About Rationally Speaking

Rationally Speaking is a blog maintained by Prof. Massimo Pigliucci, a philosopher at the City University of New York. The blog reflects the Enlightenment figure Marquis de Condorcet's idea of what a public intellectual (yes, we know, that's such a bad word) ought to be: someone who devotes himself to "the tracking down of prejudices in the hiding places where priests, the schools, the government, and all long-established institutions had gathered and protected them." You're welcome. Please notice that the contents of this blog can be reprinted under the standard Creative Commons license.

Sunday, August 07, 2005

In Praise of Idleness-III

In the chapter/essay on "The modern Midas," Russell discusses the differences and connections between finance and industry. As he puts it:

"Finance is more powerful than industry when both are independent, but the interests of industry more nearly coincide with those of the community than do the interests of finance."

This is exactly the sort of problem that brought us -- 70 years after Russell wrote -- Enron and the whole Wall Street mess. The idea is that capitalism, if it has to work, has to be based on certain rules ("managed capitalism," they call it in Europe). One of these rules is a tight coupling between investments (capital) and the products of the industry one is investing on. In turn, this means that things like day trading and other short-term "investments" are not investments at all (because there is no time for the industry to actually use that capital and deliver a product), they are speculation. And speculaton is gambling pure and simple.

We now live in a society in which, for some bizarre reason, it has become normal to accept the idea that people can "make a kill" on the market and become millionaires overnight. Usually, of course, on the skin of thousands of others who either lose their money or their jobs. This is nonsense on stilts of the highest order.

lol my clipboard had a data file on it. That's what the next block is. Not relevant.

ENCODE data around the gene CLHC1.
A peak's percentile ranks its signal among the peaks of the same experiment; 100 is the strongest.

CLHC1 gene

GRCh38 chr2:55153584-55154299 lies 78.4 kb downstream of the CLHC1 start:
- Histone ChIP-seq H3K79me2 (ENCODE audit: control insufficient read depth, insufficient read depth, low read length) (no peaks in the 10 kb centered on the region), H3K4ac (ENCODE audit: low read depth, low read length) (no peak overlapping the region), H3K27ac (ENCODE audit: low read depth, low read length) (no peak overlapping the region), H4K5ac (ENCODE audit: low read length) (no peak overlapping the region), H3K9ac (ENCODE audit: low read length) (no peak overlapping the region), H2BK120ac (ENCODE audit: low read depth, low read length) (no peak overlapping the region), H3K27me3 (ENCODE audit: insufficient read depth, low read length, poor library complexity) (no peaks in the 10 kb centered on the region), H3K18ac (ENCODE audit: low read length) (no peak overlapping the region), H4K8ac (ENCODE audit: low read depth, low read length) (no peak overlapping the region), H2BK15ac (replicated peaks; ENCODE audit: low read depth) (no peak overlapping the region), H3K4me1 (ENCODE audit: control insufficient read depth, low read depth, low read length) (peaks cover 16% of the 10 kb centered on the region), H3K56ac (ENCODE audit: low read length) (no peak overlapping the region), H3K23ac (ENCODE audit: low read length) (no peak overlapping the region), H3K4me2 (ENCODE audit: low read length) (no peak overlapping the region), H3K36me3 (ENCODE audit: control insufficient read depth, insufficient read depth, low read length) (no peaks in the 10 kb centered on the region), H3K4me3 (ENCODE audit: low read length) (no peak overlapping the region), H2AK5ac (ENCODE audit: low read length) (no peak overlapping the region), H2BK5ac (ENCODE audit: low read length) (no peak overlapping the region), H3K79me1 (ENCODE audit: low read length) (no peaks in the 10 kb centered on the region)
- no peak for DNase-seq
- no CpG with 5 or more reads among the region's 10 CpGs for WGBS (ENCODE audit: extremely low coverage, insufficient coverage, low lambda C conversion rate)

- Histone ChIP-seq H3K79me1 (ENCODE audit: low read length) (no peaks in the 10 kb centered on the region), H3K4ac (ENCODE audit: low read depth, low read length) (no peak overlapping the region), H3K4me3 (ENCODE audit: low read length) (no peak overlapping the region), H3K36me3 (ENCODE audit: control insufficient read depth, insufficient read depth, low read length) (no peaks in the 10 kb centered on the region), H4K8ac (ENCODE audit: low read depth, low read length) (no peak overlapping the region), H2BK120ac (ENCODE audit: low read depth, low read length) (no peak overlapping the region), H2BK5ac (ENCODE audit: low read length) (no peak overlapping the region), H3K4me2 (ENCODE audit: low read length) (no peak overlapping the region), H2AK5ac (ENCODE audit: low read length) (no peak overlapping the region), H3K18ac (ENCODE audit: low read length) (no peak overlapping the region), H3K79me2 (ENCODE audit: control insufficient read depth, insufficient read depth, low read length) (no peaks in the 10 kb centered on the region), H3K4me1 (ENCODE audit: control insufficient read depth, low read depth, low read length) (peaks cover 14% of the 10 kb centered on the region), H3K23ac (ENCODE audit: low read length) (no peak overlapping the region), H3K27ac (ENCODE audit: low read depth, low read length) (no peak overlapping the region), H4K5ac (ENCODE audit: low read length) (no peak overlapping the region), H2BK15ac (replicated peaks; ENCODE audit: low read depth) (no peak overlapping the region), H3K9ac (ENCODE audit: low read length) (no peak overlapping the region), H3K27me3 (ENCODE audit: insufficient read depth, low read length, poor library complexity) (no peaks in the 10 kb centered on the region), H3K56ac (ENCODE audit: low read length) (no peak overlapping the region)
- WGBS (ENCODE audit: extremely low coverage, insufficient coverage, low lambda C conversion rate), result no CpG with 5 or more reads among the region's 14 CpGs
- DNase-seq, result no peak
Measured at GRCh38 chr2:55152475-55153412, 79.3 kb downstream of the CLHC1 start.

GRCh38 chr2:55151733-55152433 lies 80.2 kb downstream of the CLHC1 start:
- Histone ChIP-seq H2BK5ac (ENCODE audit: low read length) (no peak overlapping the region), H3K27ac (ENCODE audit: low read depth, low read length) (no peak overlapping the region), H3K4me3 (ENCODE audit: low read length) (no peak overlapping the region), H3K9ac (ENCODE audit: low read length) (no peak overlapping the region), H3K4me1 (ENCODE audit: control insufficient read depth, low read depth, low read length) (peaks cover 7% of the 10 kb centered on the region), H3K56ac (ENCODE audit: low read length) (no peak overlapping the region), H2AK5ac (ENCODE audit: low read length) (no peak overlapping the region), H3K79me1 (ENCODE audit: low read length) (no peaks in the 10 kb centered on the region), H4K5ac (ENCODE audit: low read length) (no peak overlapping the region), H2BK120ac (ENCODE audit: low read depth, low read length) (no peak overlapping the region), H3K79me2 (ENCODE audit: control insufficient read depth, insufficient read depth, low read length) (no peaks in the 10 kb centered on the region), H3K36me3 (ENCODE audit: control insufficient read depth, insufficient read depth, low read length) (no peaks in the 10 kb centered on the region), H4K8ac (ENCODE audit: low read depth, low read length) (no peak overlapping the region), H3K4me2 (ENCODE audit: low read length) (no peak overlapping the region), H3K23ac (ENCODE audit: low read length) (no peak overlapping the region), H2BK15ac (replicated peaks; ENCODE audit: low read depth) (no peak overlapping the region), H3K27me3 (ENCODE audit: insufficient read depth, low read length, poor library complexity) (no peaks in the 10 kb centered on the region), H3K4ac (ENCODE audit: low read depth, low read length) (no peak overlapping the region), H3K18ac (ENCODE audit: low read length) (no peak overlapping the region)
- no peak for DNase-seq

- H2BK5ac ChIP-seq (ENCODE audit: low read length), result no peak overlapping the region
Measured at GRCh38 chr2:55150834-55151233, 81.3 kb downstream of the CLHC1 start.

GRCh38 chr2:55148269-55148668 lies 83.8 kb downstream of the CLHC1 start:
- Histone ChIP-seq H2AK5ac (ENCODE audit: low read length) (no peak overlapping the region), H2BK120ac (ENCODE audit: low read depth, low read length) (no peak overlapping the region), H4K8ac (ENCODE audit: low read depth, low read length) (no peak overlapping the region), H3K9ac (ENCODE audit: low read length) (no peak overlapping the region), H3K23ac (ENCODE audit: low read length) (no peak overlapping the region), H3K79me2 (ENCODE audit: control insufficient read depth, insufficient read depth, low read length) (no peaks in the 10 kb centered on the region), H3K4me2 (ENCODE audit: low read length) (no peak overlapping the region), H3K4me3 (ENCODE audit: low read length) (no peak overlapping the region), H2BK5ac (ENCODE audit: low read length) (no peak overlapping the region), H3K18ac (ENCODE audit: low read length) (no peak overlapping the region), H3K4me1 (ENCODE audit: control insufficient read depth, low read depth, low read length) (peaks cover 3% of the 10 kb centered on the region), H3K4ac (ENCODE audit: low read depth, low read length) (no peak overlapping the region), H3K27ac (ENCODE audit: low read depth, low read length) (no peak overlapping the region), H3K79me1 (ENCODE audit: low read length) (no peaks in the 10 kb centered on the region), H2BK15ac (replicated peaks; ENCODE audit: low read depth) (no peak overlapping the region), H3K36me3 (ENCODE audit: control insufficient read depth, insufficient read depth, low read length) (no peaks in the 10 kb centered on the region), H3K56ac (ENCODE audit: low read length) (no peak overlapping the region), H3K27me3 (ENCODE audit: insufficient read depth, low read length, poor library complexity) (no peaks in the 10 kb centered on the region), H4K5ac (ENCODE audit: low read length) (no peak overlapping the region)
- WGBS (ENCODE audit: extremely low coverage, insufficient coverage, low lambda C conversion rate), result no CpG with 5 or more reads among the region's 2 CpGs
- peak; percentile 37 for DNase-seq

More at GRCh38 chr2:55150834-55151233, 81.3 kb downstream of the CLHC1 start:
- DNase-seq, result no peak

The solution, of course, is pretty simple: regulate stock trading in a way similar to, say, government bonds: you can't sell before a certain minimum period of time, and if you do you incur a penalty. This sort of measures would reconnect, as Russell puts it, finance and industry, and would greatly benefit the welfare of the majority of people. Alas, the American public has been sold on the idea that anybody can become instantly rich, and this hope dazzles and blinds us into acquiescence to a system that makes most people's lives worse than they could be. Just think of the fact that the richest country in the world (and the self-professed best democracy on the planet) still has the shame of having tens of millions of its citizens and children without health care. But that's another story...

1 comment:

  1. This, of course, would put thousands of leeches out of work and put capital back into the companies that produce the items and those that invest for the long term. Short term trading is a market for a market's sake that unfortunatly affects everyone who uses the market for legitimate uses.

    It reminds me of the "Warez" market. This is dominated by people who trade program for it's own sake, not because they will ever actually use most if not all of the applications that they trade. If you trade enough you get access to even more and more and more! Lots of work, lots of money on hardware, but for what?


Note: Only a member of this blog may post a comment.